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The series with $1$'s is oeis.org/A005245 I didn't find any asymptotics there or at the easier linked oeis.org/A061373 but that one shows that the question is $O(\log N)$ as here for m=2^p3^q, a(m)=2p+3q –  Ross Millikan Feb 26 '13 at 3:09
For the case of just + and *, the growth is known to be of O(log n) as the correct level. This and related details are discussed in the paper that Bevan referenced. Whether it is asymptotic to c log n for some constant c is open. –  JoshuaZ Feb 26 '13 at 3:18
@user7530 Er, sorry, when I wrote f(n) I meant to define g(n). I had written it with f(n), then realized that using the same letter as the OP wasn't a good idea. I tried to go and make them all consistent but missed a few. Should be ok now. –  JoshuaZ Feb 26 '13 at 4:04
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You can get 103 with four 4s as (64 + 4 + sqrt(.4.))÷sqrt(.4.) where 64 = sqrt(sqrt(sqrt(4^4!))) and .4. = .4recurring = 4/9.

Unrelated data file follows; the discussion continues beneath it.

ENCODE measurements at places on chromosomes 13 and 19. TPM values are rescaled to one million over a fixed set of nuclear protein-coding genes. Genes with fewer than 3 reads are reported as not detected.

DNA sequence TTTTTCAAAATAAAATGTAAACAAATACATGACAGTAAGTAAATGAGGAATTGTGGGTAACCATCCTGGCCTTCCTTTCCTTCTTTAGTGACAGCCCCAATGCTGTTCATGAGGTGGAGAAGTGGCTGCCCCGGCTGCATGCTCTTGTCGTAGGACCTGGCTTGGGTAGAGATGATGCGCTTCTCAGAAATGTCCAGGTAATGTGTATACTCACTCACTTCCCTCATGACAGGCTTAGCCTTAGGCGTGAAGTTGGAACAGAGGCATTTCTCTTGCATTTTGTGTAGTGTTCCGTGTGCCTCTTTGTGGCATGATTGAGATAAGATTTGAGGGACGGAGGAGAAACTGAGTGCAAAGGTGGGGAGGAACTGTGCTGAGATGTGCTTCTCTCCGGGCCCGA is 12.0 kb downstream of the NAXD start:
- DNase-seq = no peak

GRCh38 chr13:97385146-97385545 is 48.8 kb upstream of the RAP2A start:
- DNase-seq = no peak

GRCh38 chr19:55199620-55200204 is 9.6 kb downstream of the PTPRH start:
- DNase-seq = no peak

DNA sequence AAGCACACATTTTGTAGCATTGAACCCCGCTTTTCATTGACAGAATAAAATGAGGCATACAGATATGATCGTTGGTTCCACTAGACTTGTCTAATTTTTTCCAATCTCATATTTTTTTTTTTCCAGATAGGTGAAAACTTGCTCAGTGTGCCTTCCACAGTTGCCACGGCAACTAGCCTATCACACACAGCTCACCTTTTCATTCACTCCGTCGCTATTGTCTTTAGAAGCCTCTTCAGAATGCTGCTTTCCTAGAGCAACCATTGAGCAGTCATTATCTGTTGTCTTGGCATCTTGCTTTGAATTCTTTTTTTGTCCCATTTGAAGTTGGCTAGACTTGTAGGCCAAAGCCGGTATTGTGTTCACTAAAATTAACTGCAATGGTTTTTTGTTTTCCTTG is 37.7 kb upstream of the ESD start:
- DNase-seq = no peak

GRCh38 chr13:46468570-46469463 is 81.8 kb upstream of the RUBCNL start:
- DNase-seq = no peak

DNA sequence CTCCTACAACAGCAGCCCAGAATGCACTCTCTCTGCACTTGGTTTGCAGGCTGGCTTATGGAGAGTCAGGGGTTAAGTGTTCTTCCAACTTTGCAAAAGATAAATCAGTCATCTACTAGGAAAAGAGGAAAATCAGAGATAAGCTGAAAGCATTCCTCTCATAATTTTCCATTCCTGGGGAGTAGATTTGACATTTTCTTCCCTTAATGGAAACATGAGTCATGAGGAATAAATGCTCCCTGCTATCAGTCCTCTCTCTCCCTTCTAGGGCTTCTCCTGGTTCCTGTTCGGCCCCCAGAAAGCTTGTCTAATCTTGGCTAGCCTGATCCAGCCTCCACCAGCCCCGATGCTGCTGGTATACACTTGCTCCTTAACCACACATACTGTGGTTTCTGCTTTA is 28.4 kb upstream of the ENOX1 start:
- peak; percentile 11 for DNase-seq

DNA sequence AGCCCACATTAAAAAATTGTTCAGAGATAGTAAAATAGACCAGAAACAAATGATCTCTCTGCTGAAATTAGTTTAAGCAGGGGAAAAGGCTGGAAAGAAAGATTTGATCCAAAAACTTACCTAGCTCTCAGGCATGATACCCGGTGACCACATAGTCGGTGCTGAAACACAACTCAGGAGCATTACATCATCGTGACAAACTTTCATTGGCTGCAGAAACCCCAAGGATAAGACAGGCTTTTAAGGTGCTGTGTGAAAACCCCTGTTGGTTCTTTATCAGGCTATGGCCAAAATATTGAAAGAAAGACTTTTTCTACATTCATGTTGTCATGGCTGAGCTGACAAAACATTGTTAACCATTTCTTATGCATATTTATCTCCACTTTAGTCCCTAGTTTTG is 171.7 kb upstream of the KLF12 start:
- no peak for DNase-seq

In fact, 113 is the first number I can't get with four 4s.

[Apologies: this is my first ever post: haven't figured out how to get the math notation.]

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In reply to not knowing how to get the math notation: You can search for LaTeX tutorials and get most of the notation right there; it also doesn't hurt to click on "edit" in other people's posts just to see how they are doing it (you don't actually have to edit anything). –  Dennis Meng Oct 20 '13 at 3:25
(And welcome to the site!) –  Dennis Meng Oct 20 '13 at 3:26
Thanks! Incidentally, my example actually needs five 4s, but I know I've done it with four. –  Mark Stephenson Oct 20 '13 at 23:42
103 = 44 / .4. + 4 –  David Bevan Oct 21 '13 at 9:59
I took up the Four 4's challenge ages ago... I seem to remember an answer for 113... $$\frac{4}{4\%}+\sqrt{\frac{4}{.\overline{4}}}$$ Taking advantage of the fact that 4% = 0.04 –  Eliseo d'Annunzio Jan 9 at 2:08
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It can't be $o(\log N)$ for any finite set of binary operations. For a set of operations of size $k$, you can only have of order $k^N$ legal strings, so you can't represent more numbers than that.